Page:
In 1951 Vivien won the Academy Award for Best Actress for her portrayal of Blanche DuBois in Tennessee Williams’ A Streetcar Named Desire. She wasn’t there to collect the award but at home in England, drinking, weeping, and having delusions of strangers trying to seduce her. There were spells of melancholia when she just stared at Olivier, but there were also spells of her manic personality, characterised by lavish parties.

In 1952 Paramount Pictures purchased the rights of the Ceylon-based novel Elephant Walk by Robert Standish (pseudonym of novelist Digby George Gerahty), published in 1948, and wanted to cast the lead actors. Olivier received a call from producer Irving Asher offering husband and wife the lead roles. But Olivier was already committed to theatre director Peter Brook’s first film, The Beggar’s Opera (1953).But Vivien, then aged 39, was free and willing.

The director was German-born William Dieterle, who earlier in his homeland career starred in many films made by him. He always wore a large hat and white gloves on set, the latter a lingering mannerism from his days as an actor and director of such films as Sex in Chains (1928), when he needed to quickly change roles without dirtying his hands. By early 1953, the production period of Elephant Walk, McCarthyism had arisen and Dieterle’s subsequent career went into decline, perhaps because he had supported Berthold Brecht. Indeed, the production was delayed for three months as the State Department would not allow Dieterle to travel to Ceylon.

As Olivier couldn’t become involved (alas! what an undoubtedly intriguing alternative version of the film that would have been), the problem remained regarding an actor to fill his role. “With great enthusiasm,” comments Michelangelo Capua in Vivien Leigh: A Biography (2003), “Vivien proposed Peter Finch to Paramount for the lead role, making it clear that she was not attached to him out of professional admiration or friendship but by something more. At two a.m. Vivien hurried to the house of Peter and Tamara Finch [Tamara Tchinarova, a reputed ballet dancer] in a state of euphorical hysteria, offering him the role in the film. Vivien convinced him in less than an hour that accepting the part in Elephant Walk would be a great opportunity. Then they talked about the script until dawn.”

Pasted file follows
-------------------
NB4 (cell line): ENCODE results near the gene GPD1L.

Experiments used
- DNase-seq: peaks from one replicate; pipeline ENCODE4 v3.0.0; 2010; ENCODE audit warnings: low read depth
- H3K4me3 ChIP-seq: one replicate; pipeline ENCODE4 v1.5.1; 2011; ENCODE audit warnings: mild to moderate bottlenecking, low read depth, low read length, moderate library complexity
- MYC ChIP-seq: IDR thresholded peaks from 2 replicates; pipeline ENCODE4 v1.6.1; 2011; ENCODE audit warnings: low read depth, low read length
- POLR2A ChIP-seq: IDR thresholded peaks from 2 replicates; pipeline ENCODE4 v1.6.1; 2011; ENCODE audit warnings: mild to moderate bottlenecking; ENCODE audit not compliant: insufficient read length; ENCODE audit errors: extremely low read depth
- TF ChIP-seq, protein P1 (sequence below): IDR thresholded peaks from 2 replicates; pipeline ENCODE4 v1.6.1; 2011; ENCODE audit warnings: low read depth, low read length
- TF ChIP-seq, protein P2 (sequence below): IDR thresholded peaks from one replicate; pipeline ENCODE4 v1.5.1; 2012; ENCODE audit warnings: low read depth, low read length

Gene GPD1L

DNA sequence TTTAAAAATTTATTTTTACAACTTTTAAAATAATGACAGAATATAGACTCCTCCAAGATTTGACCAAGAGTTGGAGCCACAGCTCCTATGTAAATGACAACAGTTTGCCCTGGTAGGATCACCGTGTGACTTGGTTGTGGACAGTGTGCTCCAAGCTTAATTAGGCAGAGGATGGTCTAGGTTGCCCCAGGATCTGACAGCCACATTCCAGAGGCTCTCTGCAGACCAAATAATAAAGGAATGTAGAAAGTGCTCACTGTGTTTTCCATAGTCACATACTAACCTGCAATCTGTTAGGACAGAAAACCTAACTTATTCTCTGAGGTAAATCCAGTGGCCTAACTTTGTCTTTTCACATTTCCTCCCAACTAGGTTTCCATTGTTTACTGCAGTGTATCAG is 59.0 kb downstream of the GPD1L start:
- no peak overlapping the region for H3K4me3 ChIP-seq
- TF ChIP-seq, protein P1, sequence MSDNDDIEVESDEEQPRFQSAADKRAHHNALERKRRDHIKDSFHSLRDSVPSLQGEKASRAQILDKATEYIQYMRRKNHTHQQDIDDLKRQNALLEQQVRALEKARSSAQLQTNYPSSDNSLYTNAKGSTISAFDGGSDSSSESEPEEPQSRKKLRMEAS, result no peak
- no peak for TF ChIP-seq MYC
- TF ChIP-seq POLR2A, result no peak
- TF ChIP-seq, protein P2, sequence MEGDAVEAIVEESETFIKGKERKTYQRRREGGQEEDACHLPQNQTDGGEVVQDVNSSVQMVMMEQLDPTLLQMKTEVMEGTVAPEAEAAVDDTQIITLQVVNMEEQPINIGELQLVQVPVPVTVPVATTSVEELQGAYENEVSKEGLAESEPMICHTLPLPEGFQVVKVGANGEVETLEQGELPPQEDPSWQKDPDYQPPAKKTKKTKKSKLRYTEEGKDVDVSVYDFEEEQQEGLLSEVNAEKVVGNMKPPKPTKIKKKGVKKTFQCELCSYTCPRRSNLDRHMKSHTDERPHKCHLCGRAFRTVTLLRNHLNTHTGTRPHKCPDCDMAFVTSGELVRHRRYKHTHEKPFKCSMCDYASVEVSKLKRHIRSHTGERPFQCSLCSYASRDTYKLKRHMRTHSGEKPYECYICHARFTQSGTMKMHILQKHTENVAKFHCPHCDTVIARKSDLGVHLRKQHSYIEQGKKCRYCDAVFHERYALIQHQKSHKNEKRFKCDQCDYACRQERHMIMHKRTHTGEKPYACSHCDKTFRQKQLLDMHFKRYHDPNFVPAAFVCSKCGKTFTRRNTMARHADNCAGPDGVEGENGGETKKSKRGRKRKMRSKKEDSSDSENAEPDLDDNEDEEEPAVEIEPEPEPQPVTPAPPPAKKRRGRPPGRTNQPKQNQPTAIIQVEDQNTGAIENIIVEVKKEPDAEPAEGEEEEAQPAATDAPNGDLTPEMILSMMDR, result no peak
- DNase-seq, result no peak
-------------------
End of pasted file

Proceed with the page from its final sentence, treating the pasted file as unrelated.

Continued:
Just one week later, in January 1953, they flew to Ceylon, Olivier requesting Finch at Heathrow “to take care of her”, not specifically stating that he meant she was afraid of flying. “Don’t worry,” replied Finch, “I will.” And he certainly did, far beyond the fear of flying.

“When their plane arrived at its destination,” writes Capua, “Vivien and Finch [remember he had encountered the island as a child] were enchanted with its natural beauty and by the local culture, which evoked many memories of her childhood.” Memories apart, inexorably the exotic ambience fuelled their already intense love affair, probably the most dazzling and spellbinding to have occurred among stars during the history of location filming in Ceylon/Sri Lanka.
Vivien’s unconventional behaviour on the production began several days after her arrival. During make-up, a Ceylonese assistant responsible for calling actors to the set came to check if she was ready. In awe of her beauty he couldn’t help but stare at her. She started shaking. When he departed the make-up artist asked what was wrong and she replied, “I’m so frightened of black eyes. I’ve always been frightened of black eyes.”

Providentially, Vivien’s Elephant Walk experience, referenced with subjective emotion in Olivier’s autobiography and in a detached manner in Vivien’s and Finch’s biographies, has been augmented by Bevis Bawa’s first-hand descriptions in Bevis Bawa’s Brief (2011). Their sense of humour is engaging, but more profound is the way he treats Vivien as an ‘ordinary’ person: “I spent hours in my chair at the Galle Face Hotel where she stayed, which was in the direct line from the lift to the cashier’s desk which she appeared to visit more frequently than most people. She fortunately did not trip over my feet but did drop a swizzle stick out of her bag when looking for her traveller’s cheques.”